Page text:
Q: Why do you think Google and Silicon Valley believe that artificial intelligence will make the human mind obsolete, so we will soon produce machine learning tools and robotics that exceed the capabilities of the human brain?
Because artificial intelligence makes people stupid, even Google executives. AI is deterministic and thus is great at games and other ergodic applications where the same inputs always generate the same outputs. But the world is not ergodic. The map is not the same as the territory. Symbols and objects must be linked by human minds, which are billions of times more complex and energy efficient than computers.
Q: Do you have more confidence in virtual reality than in artificial intelligence because VR increases the perceptual capabilities of the human mind rather than limiting them — like AI?
Yes, Silicon Valley should be in the business amplifying and aiding human minds, not replacing them. A strategy of obsoleting your customers is unlikely to win.
Q: Why should we trust the crypto currencies and the blockchain instead of Google? Can the blockchain protect us, for example against election fraud?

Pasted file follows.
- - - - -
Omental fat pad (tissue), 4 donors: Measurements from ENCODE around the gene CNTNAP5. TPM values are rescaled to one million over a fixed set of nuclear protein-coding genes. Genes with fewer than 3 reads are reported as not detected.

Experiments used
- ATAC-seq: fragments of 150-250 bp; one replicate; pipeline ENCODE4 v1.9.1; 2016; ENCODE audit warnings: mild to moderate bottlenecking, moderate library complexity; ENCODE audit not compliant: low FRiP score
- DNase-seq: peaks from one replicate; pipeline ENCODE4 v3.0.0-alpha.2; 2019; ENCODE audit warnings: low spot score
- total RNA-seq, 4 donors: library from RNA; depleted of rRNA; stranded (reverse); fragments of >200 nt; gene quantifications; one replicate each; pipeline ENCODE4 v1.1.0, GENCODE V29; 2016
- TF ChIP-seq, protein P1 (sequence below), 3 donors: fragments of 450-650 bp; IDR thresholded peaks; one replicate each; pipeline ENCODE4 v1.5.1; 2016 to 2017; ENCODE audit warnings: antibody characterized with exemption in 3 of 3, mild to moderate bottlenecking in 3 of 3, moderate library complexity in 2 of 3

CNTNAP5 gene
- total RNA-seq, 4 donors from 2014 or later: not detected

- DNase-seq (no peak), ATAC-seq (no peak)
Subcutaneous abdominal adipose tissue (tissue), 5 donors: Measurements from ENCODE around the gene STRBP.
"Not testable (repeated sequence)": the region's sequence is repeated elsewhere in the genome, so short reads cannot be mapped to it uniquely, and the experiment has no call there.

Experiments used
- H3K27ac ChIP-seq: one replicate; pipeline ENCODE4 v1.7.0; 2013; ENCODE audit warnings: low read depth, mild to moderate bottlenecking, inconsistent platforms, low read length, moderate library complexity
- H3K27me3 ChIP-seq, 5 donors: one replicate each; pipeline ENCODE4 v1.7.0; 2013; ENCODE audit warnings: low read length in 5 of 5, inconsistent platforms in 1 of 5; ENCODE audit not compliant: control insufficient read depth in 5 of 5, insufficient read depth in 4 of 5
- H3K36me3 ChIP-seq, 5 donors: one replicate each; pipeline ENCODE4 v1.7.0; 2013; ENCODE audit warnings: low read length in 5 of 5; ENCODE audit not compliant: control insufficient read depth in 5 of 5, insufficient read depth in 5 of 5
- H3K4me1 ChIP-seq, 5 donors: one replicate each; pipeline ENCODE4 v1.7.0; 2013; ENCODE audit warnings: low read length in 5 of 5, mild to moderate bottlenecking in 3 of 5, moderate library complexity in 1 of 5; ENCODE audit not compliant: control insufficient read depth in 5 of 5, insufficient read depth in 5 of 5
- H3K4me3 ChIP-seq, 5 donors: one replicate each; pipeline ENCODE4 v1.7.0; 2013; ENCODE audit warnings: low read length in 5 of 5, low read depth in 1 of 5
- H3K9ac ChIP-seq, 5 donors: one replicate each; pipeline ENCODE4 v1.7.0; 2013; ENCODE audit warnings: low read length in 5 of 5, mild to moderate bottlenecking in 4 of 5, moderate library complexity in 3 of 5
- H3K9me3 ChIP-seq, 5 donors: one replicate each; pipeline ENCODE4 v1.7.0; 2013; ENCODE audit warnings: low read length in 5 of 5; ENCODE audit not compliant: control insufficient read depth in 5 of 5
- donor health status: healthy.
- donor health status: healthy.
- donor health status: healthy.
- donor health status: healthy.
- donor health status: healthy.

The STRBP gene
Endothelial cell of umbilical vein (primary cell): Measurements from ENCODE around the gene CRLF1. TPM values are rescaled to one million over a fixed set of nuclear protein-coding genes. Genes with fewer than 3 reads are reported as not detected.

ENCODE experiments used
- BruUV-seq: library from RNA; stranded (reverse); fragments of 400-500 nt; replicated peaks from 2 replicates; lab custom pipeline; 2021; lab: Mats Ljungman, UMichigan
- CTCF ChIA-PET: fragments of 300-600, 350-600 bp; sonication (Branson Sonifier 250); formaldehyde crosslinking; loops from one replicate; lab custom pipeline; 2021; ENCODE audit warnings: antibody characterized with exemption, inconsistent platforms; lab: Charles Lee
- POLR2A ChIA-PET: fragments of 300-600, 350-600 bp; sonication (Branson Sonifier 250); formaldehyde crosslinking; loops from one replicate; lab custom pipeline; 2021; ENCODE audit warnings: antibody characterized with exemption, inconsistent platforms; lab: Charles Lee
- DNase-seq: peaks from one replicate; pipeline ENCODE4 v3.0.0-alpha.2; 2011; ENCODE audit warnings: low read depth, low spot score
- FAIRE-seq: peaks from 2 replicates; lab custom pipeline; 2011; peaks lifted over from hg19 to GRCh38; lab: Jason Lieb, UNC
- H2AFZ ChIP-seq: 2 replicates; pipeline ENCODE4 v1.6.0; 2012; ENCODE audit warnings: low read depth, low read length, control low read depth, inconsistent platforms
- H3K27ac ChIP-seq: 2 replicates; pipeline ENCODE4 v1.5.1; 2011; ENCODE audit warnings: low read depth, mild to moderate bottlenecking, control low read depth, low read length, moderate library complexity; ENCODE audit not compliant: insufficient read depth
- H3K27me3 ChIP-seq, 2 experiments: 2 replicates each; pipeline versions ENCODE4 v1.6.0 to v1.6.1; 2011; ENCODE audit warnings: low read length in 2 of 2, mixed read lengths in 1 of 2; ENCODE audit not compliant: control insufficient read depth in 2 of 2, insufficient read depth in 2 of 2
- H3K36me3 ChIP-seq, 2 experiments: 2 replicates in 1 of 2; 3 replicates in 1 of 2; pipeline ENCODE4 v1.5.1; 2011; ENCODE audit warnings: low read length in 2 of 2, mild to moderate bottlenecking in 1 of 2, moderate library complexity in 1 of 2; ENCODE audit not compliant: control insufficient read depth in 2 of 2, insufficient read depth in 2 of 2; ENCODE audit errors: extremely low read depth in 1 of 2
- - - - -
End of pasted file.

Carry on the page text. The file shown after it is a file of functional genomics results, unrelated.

You can tell when something is a broken paradigm when the more you spend on it the worse are the results. Hackers around the globe last year hacked the net for some eight billion items of personal data, up 800% from 2018, which had one billion breaches. Despite constantly increasing outlays on internet security, the situation gets more disastrous year by year. Central bankers have been hacking the international monetary system for decades while trade and monetary wars erupt and currency trading becomes the world’s largest industry, with $6.7 trillion a day of transactions, some 25 times the world GDP. Blockchain provides a new security model for the internet and a new foundation for world money. As it is developed and deployed around the globe, it will be used for many applications, including secure registries for elections and private property.